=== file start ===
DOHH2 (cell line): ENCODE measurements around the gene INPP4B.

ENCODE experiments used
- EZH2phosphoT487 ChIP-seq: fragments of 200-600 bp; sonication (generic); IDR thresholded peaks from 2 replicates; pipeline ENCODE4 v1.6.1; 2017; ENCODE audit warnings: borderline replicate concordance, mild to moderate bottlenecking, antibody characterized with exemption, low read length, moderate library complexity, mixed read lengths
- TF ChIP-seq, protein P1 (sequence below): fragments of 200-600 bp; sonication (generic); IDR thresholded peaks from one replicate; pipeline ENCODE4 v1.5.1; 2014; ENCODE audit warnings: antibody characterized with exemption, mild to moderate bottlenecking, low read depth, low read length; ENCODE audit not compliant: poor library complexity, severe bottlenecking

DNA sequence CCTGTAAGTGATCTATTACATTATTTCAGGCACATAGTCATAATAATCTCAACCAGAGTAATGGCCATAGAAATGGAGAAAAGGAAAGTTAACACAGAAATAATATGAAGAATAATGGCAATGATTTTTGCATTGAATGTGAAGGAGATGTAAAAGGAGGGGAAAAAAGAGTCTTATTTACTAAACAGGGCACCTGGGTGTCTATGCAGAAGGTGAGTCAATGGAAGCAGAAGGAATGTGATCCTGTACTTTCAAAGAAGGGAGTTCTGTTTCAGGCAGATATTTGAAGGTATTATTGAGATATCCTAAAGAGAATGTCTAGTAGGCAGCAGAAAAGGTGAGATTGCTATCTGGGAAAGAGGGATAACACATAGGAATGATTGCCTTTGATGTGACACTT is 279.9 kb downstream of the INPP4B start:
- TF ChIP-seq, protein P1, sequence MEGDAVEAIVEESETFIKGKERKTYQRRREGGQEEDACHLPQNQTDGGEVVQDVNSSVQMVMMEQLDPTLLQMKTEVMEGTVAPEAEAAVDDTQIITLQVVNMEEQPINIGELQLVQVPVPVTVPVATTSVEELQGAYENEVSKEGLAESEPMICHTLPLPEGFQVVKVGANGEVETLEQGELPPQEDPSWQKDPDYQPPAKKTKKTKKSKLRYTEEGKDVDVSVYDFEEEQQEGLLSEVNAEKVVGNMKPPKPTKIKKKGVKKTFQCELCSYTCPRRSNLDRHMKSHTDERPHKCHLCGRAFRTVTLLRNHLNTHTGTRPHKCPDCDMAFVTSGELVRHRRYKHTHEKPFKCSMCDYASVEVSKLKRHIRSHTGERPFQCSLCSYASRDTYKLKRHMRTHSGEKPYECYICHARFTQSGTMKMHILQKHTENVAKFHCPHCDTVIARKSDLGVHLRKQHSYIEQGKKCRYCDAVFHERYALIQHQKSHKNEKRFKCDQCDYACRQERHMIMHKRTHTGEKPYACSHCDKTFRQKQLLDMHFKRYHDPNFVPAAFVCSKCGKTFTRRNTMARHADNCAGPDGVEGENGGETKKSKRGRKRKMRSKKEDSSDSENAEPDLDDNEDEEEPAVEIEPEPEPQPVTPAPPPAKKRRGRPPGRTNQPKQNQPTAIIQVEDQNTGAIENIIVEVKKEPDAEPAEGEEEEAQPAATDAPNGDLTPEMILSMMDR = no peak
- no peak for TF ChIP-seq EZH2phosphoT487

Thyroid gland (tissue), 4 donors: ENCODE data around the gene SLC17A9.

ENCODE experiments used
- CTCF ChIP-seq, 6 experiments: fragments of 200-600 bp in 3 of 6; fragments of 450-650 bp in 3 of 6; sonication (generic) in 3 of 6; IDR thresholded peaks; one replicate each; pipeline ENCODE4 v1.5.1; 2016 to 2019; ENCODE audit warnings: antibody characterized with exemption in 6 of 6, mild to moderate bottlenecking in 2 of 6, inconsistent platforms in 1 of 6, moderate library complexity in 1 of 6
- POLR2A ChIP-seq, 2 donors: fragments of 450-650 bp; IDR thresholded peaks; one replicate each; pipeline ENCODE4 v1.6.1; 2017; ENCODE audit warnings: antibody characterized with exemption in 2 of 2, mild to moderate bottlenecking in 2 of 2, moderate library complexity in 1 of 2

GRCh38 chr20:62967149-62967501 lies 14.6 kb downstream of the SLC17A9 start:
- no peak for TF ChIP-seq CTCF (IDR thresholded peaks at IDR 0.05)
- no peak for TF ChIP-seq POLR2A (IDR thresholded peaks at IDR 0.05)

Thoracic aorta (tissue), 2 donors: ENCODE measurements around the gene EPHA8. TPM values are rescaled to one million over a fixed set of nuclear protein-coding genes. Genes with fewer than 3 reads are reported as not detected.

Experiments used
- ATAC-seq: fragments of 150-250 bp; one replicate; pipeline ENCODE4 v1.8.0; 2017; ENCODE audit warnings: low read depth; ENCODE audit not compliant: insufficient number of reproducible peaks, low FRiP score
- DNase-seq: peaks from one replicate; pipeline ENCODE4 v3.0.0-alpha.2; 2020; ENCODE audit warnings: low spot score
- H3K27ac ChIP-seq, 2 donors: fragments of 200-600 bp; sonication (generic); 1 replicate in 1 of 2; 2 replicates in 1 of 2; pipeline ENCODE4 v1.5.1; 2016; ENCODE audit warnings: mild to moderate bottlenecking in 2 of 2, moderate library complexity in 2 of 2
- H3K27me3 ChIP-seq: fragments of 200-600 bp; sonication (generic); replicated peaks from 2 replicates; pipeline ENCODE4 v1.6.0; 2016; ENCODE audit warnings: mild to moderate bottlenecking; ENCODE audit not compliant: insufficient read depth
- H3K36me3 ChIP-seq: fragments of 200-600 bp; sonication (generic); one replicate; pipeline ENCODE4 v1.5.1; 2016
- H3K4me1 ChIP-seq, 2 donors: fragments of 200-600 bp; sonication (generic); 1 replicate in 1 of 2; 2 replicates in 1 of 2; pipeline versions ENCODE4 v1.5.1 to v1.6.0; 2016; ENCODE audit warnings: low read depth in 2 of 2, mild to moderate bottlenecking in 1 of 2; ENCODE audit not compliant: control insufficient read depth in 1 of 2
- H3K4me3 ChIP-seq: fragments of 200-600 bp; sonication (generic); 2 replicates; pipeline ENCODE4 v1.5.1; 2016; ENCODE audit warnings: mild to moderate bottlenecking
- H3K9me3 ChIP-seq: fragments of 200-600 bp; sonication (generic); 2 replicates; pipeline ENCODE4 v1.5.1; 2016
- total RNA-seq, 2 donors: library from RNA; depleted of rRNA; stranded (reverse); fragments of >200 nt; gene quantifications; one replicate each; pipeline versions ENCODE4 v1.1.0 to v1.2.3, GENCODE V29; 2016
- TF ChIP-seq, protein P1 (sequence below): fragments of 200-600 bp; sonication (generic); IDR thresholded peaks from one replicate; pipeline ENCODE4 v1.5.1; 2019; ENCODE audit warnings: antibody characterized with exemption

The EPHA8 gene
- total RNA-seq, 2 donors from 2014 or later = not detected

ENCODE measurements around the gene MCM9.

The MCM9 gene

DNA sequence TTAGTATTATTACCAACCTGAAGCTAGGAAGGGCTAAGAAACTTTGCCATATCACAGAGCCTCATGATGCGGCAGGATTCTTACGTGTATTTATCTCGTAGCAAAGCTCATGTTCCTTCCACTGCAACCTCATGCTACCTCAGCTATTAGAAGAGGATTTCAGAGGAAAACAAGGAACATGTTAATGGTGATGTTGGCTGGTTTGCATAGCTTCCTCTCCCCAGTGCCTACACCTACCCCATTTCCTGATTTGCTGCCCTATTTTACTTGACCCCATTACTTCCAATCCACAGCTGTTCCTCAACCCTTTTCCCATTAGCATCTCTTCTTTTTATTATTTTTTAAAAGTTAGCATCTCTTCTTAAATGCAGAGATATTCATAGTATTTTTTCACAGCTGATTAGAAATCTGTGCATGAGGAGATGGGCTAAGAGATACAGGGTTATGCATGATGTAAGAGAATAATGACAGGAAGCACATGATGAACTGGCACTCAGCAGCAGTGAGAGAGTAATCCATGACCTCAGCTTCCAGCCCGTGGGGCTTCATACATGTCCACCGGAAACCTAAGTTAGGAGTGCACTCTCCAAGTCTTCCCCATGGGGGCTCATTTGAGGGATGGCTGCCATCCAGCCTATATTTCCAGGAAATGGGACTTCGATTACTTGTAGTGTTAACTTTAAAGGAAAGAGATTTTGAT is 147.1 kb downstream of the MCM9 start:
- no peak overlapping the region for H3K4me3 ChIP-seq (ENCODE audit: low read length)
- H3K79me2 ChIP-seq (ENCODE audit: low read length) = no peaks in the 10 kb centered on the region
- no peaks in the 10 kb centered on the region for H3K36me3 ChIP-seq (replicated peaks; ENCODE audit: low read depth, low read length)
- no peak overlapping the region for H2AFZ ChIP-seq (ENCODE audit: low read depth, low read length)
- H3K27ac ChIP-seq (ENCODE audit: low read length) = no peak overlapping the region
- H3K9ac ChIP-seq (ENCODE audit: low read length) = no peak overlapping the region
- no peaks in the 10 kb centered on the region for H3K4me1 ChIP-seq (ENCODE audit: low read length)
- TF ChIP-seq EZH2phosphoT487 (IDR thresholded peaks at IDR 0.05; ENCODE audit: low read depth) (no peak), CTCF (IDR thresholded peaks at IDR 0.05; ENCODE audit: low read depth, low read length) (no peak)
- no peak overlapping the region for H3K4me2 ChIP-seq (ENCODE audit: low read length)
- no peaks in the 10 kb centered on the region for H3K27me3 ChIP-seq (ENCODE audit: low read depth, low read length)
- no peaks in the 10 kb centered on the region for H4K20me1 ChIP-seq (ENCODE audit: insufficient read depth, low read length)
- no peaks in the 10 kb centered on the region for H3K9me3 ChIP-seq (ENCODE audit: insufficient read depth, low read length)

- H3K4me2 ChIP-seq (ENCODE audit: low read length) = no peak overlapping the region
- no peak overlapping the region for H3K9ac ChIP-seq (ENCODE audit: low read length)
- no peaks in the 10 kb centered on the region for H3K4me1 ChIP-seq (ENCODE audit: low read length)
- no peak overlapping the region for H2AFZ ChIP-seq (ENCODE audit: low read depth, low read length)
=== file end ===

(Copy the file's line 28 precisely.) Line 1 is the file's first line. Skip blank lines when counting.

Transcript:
- total RNA-seq, 2 donors from 2014 or later = not detected